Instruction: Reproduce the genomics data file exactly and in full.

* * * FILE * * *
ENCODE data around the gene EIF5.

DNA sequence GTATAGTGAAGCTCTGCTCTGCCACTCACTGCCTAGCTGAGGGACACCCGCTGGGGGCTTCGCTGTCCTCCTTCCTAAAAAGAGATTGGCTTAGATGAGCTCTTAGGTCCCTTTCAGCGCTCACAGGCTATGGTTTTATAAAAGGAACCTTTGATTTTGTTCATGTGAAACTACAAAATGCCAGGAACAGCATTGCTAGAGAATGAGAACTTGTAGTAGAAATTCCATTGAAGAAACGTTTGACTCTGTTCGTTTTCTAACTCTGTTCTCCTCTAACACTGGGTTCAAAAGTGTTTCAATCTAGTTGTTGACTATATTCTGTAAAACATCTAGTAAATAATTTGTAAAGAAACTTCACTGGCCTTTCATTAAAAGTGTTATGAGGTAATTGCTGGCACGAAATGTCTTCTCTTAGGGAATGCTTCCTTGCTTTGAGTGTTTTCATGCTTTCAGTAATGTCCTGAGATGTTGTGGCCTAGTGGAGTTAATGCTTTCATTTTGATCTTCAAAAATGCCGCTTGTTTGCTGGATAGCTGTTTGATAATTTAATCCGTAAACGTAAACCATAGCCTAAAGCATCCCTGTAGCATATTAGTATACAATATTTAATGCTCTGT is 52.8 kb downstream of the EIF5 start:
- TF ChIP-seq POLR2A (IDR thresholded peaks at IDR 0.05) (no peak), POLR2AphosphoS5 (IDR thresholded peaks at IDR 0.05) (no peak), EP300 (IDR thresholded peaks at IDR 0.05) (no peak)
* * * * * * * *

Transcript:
ENCODE data around the gene EIF5.

DNA sequence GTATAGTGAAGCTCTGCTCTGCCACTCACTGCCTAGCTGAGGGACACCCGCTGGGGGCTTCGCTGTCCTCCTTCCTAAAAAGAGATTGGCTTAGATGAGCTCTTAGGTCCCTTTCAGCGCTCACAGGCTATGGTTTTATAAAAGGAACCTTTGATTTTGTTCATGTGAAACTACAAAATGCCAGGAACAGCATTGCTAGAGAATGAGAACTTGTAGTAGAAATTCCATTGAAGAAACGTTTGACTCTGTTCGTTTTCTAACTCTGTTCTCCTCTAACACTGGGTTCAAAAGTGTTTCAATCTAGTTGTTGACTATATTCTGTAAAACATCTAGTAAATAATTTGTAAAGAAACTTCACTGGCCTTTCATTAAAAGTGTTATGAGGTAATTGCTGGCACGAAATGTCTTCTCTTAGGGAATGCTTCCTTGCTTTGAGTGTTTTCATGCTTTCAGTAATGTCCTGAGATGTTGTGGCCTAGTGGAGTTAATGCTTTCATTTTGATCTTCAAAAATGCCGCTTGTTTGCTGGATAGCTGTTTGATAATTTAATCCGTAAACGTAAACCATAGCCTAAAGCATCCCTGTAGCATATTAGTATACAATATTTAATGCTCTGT is 52.8 kb downstream of the EIF5 start:
- TF ChIP-seq POLR2A (IDR thresholded peaks at IDR 0.05) (no peak), POLR2AphosphoS5 (IDR thresholded peaks at IDR 0.05) (no peak), EP300 (IDR thresholded peaks at IDR 0.05) (no peak)